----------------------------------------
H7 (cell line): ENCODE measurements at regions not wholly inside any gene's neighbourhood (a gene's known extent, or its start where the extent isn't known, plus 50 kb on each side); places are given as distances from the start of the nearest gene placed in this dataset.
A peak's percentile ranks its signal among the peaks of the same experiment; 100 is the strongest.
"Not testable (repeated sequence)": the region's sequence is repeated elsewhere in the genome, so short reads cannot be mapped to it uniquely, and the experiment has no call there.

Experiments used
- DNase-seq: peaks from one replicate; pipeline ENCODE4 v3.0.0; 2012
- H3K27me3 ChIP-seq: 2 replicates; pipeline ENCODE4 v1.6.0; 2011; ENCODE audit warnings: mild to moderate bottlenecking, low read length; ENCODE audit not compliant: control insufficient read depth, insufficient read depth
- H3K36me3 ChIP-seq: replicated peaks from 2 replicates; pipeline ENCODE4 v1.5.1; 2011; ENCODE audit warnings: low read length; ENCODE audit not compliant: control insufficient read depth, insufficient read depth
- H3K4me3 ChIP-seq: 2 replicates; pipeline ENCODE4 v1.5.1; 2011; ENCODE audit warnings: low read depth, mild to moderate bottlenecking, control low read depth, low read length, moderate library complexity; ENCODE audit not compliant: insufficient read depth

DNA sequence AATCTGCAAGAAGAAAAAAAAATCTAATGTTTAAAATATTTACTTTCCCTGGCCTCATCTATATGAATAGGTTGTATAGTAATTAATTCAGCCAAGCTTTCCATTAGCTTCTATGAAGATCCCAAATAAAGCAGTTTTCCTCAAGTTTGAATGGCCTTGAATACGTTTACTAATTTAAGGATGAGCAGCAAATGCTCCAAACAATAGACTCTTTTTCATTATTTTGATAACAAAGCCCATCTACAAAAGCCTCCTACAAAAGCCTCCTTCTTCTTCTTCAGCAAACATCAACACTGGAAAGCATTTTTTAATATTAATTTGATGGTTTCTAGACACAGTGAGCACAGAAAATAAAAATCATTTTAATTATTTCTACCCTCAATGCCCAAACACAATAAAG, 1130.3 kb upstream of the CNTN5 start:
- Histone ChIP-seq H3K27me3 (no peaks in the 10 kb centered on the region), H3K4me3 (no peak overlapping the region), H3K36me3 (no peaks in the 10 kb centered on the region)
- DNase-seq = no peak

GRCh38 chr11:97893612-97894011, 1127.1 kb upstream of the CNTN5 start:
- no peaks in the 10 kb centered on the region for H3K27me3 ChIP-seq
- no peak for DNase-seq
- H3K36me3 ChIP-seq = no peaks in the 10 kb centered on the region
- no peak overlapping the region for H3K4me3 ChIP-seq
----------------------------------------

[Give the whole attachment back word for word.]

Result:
H7 (cell line): ENCODE measurements at regions not wholly inside any gene's neighbourhood (a gene's known extent, or its start where the extent isn't known, plus 50 kb on each side); places are given as distances from the start of the nearest gene placed in this dataset.
A peak's percentile ranks its signal among the peaks of the same experiment; 100 is the strongest.
"Not testable (repeated sequence)": the region's sequence is repeated elsewhere in the genome, so short reads cannot be mapped to it uniquely, and the experiment has no call there.

Experiments used
- DNase-seq: peaks from one replicate; pipeline ENCODE4 v3.0.0; 2012
- H3K27me3 ChIP-seq: 2 replicates; pipeline ENCODE4 v1.6.0; 2011; ENCODE audit warnings: mild to moderate bottlenecking, low read length; ENCODE audit not compliant: control insufficient read depth, insufficient read depth
- H3K36me3 ChIP-seq: replicated peaks from 2 replicates; pipeline ENCODE4 v1.5.1; 2011; ENCODE audit warnings: low read length; ENCODE audit not compliant: control insufficient read depth, insufficient read depth
- H3K4me3 ChIP-seq: 2 replicates; pipeline ENCODE4 v1.5.1; 2011; ENCODE audit warnings: low read depth, mild to moderate bottlenecking, control low read depth, low read length, moderate library complexity; ENCODE audit not compliant: insufficient read depth

DNA sequence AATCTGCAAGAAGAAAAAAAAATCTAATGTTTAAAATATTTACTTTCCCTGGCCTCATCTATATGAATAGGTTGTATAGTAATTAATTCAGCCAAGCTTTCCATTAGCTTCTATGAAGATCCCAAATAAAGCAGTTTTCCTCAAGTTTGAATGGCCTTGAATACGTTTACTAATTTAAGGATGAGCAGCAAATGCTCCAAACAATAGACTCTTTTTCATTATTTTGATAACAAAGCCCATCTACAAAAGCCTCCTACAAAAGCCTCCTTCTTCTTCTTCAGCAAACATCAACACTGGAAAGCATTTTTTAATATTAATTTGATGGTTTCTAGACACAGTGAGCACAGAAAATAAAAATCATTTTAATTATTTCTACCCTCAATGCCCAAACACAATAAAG, 1130.3 kb upstream of the CNTN5 start:
- Histone ChIP-seq H3K27me3 (no peaks in the 10 kb centered on the region), H3K4me3 (no peak overlapping the region), H3K36me3 (no peaks in the 10 kb centered on the region)
- DNase-seq = no peak

GRCh38 chr11:97893612-97894011, 1127.1 kb upstream of the CNTN5 start:
- no peaks in the 10 kb centered on the region for H3K27me3 ChIP-seq
- no peak for DNase-seq
- H3K36me3 ChIP-seq = no peaks in the 10 kb centered on the region
- no peak overlapping the region for H3K4me3 ChIP-seq